Anyone who knows me knows I love a good zombie flick – or a bad one. Which is odd really, considering I can’t handle most other kinds of horror. In any case, my interest in the undead has recently reanimated and I’ve been sampling a lot of the zombie media that Netflix has to offer. Some are really good, some are bad in a fun way, and some are just plain bad. Read on for some spoiler-free reviews!
Black Summer (2019)
When it first came out, Netflix kept advertising their new series called Black Summer, and after watching the trailer, I decided to give it a go. The first episode is fantastic, but unfortunately it’s all downhill from there. The show utilises a chapter-style structure, which works really well for introducing the characters (and subverting your expectations) in the first episode, but becomes kind of jarring and irritating as the series goes on. Beyond the first episode, it’s pretty unnecessary.
The pacing is also all over the place. In some episodes, a single problem takes the whole episode to solve, where other episodes are quite elaborate and could have used more of a foundation for the action that takes place – which is a nice way of saying it doesn’t make any damn sense (I’m looking at you, Episode Six). The episode lengths are also completely inconsistent – ranging from 20 to 44 minutes – which would be fine if the story takes all the time it needs (like Black Mirror does) but some episodes drag on, where others feel drastically too short (especially the finale, which is the shortest episode at only 20 minutes long).
Ultimately, the narrative payoff of Black Summer is unsatisfying, so it’s only really worth watching to the end if you’re a big zombie fan or if you just hate leaving things unfinished.
Train to Busan (2016)
Sadly, Train to Busan is no longer available on UK Netflix (I’m sure it was on there until a couple of months ago) but it is available in other regions so I’m still including it on this list! This Korean film follows a father and daughter fighting to survive (and save their relationship) during a zombie outbreak on a train.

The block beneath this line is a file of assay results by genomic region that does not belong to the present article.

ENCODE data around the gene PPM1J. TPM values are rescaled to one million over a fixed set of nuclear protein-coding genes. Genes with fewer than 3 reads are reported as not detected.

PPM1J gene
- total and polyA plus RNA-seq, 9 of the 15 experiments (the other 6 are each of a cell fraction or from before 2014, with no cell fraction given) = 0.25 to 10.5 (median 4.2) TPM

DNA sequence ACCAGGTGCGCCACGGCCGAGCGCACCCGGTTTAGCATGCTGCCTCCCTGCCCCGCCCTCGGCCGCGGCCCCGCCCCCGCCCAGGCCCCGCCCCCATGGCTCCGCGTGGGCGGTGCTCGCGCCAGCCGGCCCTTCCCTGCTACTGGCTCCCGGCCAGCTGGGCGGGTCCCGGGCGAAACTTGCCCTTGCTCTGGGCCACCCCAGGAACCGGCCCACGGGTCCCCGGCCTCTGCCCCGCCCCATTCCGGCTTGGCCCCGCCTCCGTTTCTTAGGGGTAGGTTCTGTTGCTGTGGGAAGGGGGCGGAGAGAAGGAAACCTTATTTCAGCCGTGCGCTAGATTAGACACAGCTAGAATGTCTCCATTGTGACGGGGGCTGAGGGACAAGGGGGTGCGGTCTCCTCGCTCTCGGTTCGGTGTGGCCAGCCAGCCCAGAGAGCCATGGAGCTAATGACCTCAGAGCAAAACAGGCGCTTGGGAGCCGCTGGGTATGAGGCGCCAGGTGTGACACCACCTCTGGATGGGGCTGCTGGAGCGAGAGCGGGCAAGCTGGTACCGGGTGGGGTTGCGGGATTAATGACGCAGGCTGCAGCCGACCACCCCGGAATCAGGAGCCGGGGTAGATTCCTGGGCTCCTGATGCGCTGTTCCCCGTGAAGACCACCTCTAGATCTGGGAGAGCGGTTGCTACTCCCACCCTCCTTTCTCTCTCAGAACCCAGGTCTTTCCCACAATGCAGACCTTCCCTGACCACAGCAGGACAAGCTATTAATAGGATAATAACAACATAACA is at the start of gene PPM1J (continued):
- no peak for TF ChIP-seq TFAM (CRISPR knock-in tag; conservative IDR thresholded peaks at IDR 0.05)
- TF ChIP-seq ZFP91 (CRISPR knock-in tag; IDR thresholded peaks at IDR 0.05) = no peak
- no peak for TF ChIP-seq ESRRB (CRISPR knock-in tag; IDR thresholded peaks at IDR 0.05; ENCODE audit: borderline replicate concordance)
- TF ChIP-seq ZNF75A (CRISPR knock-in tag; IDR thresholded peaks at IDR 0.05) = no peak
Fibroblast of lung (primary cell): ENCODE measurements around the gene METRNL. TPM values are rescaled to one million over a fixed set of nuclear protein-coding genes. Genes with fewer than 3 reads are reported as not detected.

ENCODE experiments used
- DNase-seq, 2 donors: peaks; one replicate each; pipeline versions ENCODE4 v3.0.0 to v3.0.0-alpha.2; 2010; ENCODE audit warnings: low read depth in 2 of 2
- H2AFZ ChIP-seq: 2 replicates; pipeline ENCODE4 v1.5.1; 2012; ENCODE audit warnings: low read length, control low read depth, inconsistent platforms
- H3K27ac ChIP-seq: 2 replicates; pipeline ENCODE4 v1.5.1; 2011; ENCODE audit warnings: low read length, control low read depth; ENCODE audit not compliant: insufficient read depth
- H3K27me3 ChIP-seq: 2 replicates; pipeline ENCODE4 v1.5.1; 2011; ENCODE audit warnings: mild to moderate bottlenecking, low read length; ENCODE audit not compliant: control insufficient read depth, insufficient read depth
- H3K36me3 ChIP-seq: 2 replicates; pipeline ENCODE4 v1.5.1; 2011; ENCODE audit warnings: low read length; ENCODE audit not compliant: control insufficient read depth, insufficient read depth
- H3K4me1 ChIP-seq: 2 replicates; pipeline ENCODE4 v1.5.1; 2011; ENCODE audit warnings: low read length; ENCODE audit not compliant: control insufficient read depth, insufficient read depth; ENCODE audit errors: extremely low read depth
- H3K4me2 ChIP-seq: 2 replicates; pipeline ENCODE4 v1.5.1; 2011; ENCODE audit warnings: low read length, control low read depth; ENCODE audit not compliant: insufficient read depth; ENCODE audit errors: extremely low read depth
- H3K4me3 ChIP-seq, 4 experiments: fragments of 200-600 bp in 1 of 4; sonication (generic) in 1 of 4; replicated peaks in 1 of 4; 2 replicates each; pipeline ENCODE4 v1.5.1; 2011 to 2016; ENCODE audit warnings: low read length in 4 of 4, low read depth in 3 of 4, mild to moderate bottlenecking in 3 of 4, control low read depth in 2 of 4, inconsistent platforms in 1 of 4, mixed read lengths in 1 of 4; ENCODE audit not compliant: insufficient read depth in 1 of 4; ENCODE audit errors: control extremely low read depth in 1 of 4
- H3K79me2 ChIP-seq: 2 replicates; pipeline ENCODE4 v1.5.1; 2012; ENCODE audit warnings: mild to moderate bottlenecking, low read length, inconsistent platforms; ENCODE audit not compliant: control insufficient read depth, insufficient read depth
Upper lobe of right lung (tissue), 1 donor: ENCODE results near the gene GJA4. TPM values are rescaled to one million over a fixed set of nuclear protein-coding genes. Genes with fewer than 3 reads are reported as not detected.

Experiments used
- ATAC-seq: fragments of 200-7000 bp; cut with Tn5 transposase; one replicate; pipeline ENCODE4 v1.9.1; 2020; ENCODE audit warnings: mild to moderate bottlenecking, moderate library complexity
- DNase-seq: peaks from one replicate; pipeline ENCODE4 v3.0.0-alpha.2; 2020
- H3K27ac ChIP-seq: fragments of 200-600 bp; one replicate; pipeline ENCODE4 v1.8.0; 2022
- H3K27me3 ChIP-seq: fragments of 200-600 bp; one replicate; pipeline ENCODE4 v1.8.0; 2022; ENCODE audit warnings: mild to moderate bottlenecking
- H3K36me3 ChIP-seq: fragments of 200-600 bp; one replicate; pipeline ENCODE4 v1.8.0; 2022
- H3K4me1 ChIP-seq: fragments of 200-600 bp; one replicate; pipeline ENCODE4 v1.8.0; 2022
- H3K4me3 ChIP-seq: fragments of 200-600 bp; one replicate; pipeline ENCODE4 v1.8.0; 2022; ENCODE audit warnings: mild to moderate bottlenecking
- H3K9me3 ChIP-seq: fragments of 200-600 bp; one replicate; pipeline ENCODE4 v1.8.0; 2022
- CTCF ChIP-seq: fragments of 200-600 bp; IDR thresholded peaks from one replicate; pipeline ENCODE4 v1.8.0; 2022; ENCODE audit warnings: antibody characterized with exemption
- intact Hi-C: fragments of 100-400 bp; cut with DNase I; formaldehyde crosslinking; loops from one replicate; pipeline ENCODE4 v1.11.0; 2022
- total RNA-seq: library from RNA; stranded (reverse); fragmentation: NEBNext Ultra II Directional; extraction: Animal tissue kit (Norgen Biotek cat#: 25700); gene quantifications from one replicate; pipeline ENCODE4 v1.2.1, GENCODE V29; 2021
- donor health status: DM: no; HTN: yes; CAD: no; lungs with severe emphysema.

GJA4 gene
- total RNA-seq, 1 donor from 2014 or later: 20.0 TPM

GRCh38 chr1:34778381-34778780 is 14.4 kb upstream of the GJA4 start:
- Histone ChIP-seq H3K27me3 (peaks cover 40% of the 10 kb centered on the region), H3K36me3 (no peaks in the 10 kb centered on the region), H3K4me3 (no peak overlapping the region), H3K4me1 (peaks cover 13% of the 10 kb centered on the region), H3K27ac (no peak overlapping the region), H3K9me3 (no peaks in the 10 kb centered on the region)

The social commentary in this film is about as subtle as a brick through a window, but can get away with it because the zombie genre is built on overt social commentary (see the original Dawn of the Dead or Night of the Living Dead). Zombies frequently serve as a metaphor for something more, and this film is no exception.
The unique and claustrophobic train setting allows for some really interesting and scary scenes, while also giving you time to get to know (and love) a lot of the characters. Some of the characters make really poor but believable choices, and watching the MC realise and remedy his own mistakes is really quite wholesome and endearing. If there’s one message to take away from this film, it’s that people show who they really are when put in a life-or-death situation.
The Rezort (2015/2016)
The Rezort is a silly, cheesy, violent gore-fest. In a world recovering from a global zombie outbreak and subsequent war, The Rezort is a remote island where zombies are kept captive and can be shot at by guests looking for revenge or violence or release – for an extortionate fee.
The story is pretty basic and fun, nothing terribly impressive – but there is a pretty interesting twist near the end that gives the film a few narrative bonus points. This film isn’t life-changing, but it’s definitely entertaining and worth a watch if you’re a zombie fan with nothing better to do one evening.
The Cured (2017)
The Cured took me by surprise – I’d never heard of it, and only found it by searching for zombie films on Netflix – and it is phenomenal. It’s one of the best zombie films I’ve seen in a long time, and the fact that it’s so unheard of is absolutely criminal.
Set in Ireland in a post-zombie-outbreak world, the virus has now been cured but the former zombies can remember everything they did while infected. This film follows Senan, a cured zombie, and his reintegration into society as he struggles with the guilt of what he did.